by Lisa Robie Poole on Remembering Quail Ridge Books Founder Nancy Olson, a Reader's Best Friend (Arts)

Thanks RobU. This review ran online only.

by Brian Howe, INDY managing editor for arts & culture on Theater Review: Three Shakespeare Plays Are Pared Down to a Ninety-Minute Game of Dramatic Chess in Henry VI (Arts)

Great review! Since it was out in previous paper, how do we get this in print? Possible to order it?

by RobU on Theater Review: Three Shakespeare Plays Are Pared Down to a Ninety-Minute Game of Dramatic Chess in Henry VI (Arts)

This show is dreadful. I watched clips of the London production which lacked the wonderful sets in the Australian production. …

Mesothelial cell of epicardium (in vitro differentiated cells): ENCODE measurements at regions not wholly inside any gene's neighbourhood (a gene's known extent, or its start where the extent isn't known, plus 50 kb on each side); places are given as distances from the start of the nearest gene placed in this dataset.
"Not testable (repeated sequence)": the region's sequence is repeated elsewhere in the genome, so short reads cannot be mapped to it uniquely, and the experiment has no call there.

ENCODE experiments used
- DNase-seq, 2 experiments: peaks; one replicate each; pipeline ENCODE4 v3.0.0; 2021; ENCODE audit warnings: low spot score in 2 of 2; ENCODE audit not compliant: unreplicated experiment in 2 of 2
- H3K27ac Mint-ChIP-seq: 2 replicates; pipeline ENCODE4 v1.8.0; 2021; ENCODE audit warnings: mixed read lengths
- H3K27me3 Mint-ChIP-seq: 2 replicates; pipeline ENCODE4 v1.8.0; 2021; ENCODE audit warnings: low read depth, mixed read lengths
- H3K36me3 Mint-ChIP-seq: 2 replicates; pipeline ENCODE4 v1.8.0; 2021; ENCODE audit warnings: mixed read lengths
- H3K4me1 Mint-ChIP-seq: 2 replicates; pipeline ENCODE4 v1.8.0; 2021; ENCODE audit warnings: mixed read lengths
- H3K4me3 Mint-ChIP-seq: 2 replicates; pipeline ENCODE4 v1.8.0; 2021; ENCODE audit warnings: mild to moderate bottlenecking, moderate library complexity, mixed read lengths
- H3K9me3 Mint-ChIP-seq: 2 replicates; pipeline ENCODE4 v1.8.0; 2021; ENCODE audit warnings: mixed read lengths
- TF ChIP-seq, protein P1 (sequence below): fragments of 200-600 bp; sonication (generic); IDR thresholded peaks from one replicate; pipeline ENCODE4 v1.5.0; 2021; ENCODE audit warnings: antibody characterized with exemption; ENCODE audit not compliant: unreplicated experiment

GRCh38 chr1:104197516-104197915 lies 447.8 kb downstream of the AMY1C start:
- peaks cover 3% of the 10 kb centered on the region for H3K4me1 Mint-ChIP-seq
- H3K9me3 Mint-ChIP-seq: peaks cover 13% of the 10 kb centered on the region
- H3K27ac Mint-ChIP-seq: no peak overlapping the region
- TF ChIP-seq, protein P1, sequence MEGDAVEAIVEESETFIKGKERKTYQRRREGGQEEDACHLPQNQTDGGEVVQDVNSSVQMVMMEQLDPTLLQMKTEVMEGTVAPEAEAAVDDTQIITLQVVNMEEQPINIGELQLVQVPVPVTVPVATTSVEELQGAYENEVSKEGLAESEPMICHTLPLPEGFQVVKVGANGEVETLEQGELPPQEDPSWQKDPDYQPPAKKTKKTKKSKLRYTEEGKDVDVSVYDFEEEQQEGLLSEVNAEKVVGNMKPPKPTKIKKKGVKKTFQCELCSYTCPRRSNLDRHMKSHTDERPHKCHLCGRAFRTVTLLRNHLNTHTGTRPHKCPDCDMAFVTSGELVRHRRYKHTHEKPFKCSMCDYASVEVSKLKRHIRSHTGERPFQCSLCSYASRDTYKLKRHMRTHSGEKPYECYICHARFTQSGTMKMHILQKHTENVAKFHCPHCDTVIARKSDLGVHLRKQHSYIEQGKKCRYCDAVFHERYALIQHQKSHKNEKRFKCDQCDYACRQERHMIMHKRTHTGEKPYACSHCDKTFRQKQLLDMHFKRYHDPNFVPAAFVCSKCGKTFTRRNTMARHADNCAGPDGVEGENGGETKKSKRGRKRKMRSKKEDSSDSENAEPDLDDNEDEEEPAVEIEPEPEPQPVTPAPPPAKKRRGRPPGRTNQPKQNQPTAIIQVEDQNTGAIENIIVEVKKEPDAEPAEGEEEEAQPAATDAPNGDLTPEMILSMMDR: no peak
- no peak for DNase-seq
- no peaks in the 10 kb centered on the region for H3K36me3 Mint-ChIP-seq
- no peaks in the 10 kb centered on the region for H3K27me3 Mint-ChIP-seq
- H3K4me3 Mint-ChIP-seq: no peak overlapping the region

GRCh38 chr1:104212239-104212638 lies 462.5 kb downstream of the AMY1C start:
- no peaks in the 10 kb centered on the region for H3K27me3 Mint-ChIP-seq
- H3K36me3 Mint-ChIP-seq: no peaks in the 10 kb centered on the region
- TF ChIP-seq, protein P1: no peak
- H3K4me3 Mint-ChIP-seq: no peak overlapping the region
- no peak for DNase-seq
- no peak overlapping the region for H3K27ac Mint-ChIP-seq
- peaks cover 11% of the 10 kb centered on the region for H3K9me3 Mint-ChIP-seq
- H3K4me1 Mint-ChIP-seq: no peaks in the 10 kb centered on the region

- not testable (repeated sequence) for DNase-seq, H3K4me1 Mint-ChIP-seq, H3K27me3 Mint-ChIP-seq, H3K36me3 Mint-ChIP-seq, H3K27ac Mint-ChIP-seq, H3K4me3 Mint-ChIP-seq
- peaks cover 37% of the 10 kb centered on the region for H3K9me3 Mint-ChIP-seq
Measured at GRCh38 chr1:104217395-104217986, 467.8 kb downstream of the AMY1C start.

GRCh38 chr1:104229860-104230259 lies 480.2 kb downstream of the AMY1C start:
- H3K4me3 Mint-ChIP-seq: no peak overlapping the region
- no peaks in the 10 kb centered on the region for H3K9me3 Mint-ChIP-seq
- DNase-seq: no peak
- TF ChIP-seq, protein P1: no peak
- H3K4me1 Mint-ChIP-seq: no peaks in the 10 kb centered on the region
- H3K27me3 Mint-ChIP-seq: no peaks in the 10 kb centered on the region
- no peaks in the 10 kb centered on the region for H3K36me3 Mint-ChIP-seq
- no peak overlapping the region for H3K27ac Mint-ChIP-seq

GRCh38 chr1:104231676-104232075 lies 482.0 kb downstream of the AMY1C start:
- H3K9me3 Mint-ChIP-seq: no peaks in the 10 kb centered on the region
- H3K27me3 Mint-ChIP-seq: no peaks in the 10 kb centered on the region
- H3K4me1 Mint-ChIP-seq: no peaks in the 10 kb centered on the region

by mrappleby on Love never dies, but many terrible musicals have: Sitting through Andrew Lloyd Webber's Phantom sequel. (Arts)

Awesome summation of the beauty and skill surrounding this tap festival! Great Job Dan!
Annabel's mom💕 …

by Dcable on Dance Review: Tap Genius Michelle Dorrance Brings It Home at the NC Rhythm Tap Festival (Arts)

Comments

Hi Zack,

I'm reading this again after seeing it almost 5 months ago. Our new Quail Ridge Books is …

by Lisa Robie Poole on Remembering Quail Ridge Books Founder Nancy Olson, a Reader's Best Friend (Arts)

Thanks RobU. This review ran online only.

by Brian Howe, INDY managing editor for arts & culture on Theater Review: Three Shakespeare Plays Are Pared Down to a Ninety-Minute Game of Dramatic Chess in Henry VI (Arts)

Most Read

© 2016 Indy Week • 201 W. Main St., Suite 101, Durham, NC 27701 • phone 919-286-1972 • fax 919-286-4274
RSS Feeds | Powered by Foundation